Like he promised, 2022 was here. He was yards off the cross sent in by Sergino Dest but the only option was to launch himself. He made contact with the ball and the ball nestled in the back of the net. US 1-0 Iran.

ALSO READ | Just not Football: The human cost of Qatar 2022 World Cup

While the US fans were jumping up and down, Pulisic was down, hurt and writhing in pain inside Iran's goal. He's known as Captain America for obvious reasons. He lived up to his name but at a considerable cost to his immediate health. Pulisic tried to continue gamely but he knows his game was done. The last 20 minutes was filled with tension. US, who had run out of gas thanks to their high energy and intense pressing, grimly launched the ball up the field without an attacking outlet. Iran came close several times but their hunger and desire is not matched by the quality, understandable because of what's at stake.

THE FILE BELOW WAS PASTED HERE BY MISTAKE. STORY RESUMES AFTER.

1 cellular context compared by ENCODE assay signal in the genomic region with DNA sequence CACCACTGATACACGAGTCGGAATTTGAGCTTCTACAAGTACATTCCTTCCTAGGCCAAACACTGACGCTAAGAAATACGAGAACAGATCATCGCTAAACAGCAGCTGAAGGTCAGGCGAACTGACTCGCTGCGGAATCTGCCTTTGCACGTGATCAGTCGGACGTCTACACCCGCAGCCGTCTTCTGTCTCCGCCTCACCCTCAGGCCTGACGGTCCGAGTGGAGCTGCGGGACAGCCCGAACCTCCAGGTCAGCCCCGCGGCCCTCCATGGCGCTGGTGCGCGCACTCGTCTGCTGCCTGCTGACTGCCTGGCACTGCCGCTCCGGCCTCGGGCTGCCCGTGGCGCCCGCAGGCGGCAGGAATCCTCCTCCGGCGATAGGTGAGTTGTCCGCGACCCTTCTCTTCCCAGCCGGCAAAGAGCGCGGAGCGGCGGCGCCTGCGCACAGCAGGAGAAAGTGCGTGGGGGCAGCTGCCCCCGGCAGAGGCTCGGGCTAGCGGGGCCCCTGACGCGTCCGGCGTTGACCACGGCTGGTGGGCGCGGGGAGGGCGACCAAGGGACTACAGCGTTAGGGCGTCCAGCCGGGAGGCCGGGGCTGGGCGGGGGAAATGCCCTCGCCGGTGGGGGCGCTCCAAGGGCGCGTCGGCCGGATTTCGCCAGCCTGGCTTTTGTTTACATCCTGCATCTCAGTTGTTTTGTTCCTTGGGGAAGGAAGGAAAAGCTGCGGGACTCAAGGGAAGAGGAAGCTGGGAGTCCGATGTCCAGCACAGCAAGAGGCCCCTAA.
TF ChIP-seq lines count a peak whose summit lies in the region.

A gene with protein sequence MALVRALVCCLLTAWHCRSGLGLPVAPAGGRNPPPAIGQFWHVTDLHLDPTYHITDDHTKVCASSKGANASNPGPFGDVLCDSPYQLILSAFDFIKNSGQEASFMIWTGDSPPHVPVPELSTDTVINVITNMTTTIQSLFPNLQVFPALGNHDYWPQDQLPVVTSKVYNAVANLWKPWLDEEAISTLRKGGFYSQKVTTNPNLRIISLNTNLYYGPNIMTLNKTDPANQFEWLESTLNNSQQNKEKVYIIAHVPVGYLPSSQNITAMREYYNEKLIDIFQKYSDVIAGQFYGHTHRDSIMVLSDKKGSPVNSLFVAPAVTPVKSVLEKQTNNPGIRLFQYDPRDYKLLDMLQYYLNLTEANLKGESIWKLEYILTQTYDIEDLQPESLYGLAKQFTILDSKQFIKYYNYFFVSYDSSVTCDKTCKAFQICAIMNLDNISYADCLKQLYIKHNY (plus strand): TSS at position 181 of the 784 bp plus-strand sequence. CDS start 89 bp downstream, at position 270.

The US hang on for a priceless win. The reward is a round of 16 clash against Netherlands on Saturday night. Pulisic, suffering from pelvic contusion, is touch and go.

Between that night in Couva and Tuesday night in Doha, Pulisic has grown up. He has gone from US' next great hope to be a bit-part player at Chelsea. He battled depression and received professional help. He also became the first USMNT player to win the Champions League.

Whether Pulisic plays or not against Netherlands is secondary. Because, at some level, the Chelsea attacker is now a part of a golden generation. Before he came along, they were a hard-working but limited team that had a floor but no ceiling. Now there is not only a floor but a ceiling that continues to rise.

ALSO READ | EXPLAINER: Politically, not too correct in this World Cup